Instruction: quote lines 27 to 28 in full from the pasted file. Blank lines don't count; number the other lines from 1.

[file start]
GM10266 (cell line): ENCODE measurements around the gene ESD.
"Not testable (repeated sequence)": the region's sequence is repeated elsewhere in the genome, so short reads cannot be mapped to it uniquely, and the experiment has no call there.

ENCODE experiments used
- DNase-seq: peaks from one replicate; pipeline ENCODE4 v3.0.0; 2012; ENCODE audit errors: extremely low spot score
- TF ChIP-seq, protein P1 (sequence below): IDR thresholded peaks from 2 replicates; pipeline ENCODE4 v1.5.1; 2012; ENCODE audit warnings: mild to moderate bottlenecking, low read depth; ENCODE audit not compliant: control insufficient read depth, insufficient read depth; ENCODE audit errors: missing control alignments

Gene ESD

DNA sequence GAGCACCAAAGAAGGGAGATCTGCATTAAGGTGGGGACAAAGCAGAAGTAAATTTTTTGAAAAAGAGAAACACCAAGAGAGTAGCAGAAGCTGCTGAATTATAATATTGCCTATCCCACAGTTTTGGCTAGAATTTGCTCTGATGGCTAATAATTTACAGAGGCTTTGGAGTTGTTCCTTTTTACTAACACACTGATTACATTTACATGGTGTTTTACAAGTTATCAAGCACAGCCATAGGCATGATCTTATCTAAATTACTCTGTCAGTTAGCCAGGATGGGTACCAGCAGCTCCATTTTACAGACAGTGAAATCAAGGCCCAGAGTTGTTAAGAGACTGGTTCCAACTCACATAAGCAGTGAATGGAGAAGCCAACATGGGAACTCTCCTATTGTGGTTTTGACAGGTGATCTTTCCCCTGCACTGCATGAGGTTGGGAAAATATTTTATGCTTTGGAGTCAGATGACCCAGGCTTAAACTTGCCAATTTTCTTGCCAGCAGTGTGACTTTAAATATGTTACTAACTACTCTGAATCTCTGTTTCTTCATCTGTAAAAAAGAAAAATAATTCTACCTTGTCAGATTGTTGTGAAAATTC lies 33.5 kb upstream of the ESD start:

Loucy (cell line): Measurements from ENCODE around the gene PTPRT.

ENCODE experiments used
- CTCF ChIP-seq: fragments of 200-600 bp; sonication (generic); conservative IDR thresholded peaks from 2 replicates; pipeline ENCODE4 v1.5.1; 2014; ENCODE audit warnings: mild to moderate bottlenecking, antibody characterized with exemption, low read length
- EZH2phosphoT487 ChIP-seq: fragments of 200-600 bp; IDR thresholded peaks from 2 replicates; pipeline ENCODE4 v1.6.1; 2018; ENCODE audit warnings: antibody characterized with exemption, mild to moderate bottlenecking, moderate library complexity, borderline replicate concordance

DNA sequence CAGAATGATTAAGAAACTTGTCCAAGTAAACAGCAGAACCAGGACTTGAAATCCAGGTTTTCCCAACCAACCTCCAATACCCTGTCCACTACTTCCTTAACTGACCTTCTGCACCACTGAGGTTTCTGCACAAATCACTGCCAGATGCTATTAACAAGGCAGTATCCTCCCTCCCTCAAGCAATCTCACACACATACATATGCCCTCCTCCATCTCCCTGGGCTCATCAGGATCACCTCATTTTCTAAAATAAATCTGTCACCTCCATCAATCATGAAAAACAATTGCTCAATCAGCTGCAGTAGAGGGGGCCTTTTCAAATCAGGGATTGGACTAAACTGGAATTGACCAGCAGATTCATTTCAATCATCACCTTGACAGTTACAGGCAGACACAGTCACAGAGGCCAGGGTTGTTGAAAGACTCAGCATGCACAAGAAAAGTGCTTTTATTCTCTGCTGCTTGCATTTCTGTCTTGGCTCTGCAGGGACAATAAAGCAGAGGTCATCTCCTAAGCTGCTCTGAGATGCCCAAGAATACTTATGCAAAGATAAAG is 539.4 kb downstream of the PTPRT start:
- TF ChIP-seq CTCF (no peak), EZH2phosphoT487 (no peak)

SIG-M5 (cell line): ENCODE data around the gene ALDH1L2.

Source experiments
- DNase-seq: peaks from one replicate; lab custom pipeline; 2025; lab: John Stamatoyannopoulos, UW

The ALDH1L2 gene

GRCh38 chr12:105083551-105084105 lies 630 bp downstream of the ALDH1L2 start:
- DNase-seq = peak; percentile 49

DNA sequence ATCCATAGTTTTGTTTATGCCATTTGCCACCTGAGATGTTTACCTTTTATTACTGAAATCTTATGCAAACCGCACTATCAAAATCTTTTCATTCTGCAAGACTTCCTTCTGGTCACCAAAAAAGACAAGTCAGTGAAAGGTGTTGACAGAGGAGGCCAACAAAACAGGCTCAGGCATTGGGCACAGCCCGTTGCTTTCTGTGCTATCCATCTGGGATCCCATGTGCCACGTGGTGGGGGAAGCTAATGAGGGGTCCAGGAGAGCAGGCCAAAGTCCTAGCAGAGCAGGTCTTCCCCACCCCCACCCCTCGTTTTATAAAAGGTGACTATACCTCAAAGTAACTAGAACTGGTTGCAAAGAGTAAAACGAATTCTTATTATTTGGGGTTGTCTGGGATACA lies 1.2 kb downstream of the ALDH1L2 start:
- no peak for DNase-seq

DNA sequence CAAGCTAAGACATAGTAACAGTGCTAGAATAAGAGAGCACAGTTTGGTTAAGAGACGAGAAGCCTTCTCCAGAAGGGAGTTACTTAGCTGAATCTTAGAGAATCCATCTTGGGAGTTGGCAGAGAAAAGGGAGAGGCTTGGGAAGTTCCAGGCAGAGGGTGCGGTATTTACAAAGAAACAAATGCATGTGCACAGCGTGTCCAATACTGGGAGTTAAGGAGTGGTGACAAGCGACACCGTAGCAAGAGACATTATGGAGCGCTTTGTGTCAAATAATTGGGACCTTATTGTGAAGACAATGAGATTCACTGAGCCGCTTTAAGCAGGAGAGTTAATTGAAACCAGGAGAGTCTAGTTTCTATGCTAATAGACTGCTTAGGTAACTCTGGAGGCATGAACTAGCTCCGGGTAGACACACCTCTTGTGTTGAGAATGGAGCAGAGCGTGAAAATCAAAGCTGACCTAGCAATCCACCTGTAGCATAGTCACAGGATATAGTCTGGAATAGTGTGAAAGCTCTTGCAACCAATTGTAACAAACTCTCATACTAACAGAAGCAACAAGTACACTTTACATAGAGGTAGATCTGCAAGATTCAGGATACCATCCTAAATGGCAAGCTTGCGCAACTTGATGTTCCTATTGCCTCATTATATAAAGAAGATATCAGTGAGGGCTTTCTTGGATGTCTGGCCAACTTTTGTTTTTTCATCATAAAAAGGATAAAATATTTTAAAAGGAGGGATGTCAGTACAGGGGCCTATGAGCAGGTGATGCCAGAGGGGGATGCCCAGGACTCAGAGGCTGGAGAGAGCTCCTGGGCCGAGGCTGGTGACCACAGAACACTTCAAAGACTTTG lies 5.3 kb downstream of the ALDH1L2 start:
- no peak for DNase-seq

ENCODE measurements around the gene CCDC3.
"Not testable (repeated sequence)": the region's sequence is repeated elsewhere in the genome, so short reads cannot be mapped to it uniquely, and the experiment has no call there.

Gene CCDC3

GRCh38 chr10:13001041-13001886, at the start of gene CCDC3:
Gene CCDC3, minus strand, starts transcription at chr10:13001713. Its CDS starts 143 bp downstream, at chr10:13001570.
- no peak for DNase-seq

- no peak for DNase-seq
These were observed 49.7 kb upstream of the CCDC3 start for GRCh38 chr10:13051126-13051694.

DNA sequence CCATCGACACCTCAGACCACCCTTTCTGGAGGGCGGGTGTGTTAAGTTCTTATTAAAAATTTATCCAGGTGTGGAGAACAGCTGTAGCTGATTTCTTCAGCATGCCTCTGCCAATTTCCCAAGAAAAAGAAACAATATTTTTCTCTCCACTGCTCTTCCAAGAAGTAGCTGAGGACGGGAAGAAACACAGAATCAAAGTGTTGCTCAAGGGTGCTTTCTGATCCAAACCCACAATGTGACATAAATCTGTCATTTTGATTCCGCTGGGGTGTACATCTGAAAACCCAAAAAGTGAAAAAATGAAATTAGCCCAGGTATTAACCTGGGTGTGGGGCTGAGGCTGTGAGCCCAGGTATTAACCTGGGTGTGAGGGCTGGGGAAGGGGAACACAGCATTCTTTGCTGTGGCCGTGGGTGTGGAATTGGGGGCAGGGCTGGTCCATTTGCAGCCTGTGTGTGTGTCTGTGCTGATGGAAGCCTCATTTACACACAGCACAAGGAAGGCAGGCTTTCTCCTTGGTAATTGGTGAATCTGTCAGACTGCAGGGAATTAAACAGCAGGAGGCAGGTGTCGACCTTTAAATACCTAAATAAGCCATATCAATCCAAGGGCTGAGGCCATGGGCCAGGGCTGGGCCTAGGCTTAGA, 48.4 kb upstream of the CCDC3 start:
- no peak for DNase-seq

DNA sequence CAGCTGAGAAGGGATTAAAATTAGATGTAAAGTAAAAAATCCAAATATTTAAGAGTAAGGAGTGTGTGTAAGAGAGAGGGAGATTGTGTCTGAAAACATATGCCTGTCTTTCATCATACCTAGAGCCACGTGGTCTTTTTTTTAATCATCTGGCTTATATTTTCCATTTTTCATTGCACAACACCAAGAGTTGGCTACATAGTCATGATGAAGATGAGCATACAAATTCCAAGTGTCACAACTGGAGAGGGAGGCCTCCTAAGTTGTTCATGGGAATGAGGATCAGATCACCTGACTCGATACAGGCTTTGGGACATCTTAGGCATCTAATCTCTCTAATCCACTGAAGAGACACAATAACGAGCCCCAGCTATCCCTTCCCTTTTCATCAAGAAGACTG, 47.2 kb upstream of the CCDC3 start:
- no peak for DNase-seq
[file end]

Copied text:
GRCh38 chr10:13001041-13001886, at the start of gene CCDC3:
Gene CCDC3, minus strand, starts transcription at chr10:13001713. Its CDS starts 143 bp downstream, at chr10:13001570.